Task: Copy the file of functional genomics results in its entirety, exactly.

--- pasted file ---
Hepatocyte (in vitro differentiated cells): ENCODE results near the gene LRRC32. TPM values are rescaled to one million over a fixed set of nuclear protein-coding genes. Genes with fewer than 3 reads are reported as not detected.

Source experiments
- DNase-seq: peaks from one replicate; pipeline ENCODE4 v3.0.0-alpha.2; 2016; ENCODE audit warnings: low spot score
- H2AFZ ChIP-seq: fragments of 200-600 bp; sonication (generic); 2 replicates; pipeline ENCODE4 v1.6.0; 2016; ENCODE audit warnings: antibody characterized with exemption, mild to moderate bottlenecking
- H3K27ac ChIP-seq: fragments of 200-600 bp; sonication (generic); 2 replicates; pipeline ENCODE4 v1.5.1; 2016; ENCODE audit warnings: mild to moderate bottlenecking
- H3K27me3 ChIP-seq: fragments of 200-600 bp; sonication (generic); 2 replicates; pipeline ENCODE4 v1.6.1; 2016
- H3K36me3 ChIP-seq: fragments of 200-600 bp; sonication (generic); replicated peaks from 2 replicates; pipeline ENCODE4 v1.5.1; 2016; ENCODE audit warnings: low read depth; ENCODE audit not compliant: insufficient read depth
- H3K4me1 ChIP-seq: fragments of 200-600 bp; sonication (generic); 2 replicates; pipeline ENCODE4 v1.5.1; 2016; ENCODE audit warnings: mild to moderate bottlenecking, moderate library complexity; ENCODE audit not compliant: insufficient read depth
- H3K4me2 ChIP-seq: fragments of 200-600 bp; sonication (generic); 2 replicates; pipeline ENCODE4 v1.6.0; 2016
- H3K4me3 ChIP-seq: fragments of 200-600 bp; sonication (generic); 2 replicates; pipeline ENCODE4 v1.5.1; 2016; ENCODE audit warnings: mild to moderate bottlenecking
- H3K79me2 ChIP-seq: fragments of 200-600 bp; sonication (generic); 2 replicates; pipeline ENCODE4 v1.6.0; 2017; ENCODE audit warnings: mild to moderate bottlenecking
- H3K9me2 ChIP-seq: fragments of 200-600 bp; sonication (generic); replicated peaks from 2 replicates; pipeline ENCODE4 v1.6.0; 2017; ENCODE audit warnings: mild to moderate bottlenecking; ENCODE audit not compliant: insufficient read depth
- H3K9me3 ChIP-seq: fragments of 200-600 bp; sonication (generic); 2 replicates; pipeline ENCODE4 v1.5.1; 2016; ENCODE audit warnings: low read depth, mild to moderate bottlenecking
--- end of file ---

Hepatocyte (in vitro differentiated cells): ENCODE results near the gene LRRC32. TPM values are rescaled to one million over a fixed set of nuclear protein-coding genes. Genes with fewer than 3 reads are reported as not detected.

Source experiments
- DNase-seq: peaks from one replicate; pipeline ENCODE4 v3.0.0-alpha.2; 2016; ENCODE audit warnings: low spot score
- H2AFZ ChIP-seq: fragments of 200-600 bp; sonication (generic); 2 replicates; pipeline ENCODE4 v1.6.0; 2016; ENCODE audit warnings: antibody characterized with exemption, mild to moderate bottlenecking
- H3K27ac ChIP-seq: fragments of 200-600 bp; sonication (generic); 2 replicates; pipeline ENCODE4 v1.5.1; 2016; ENCODE audit warnings: mild to moderate bottlenecking
- H3K27me3 ChIP-seq: fragments of 200-600 bp; sonication (generic); 2 replicates; pipeline ENCODE4 v1.6.1; 2016
- H3K36me3 ChIP-seq: fragments of 200-600 bp; sonication (generic); replicated peaks from 2 replicates; pipeline ENCODE4 v1.5.1; 2016; ENCODE audit warnings: low read depth; ENCODE audit not compliant: insufficient read depth
- H3K4me1 ChIP-seq: fragments of 200-600 bp; sonication (generic); 2 replicates; pipeline ENCODE4 v1.5.1; 2016; ENCODE audit warnings: mild to moderate bottlenecking, moderate library complexity; ENCODE audit not compliant: insufficient read depth
- H3K4me2 ChIP-seq: fragments of 200-600 bp; sonication (generic); 2 replicates; pipeline ENCODE4 v1.6.0; 2016
- H3K4me3 ChIP-seq: fragments of 200-600 bp; sonication (generic); 2 replicates; pipeline ENCODE4 v1.5.1; 2016; ENCODE audit warnings: mild to moderate bottlenecking
- H3K79me2 ChIP-seq: fragments of 200-600 bp; sonication (generic); 2 replicates; pipeline ENCODE4 v1.6.0; 2017; ENCODE audit warnings: mild to moderate bottlenecking
- H3K9me2 ChIP-seq: fragments of 200-600 bp; sonication (generic); replicated peaks from 2 replicates; pipeline ENCODE4 v1.6.0; 2017; ENCODE audit warnings: mild to moderate bottlenecking; ENCODE audit not compliant: insufficient read depth
- H3K9me3 ChIP-seq: fragments of 200-600 bp; sonication (generic); 2 replicates; pipeline ENCODE4 v1.5.1; 2016; ENCODE audit warnings: low read depth, mild to moderate bottlenecking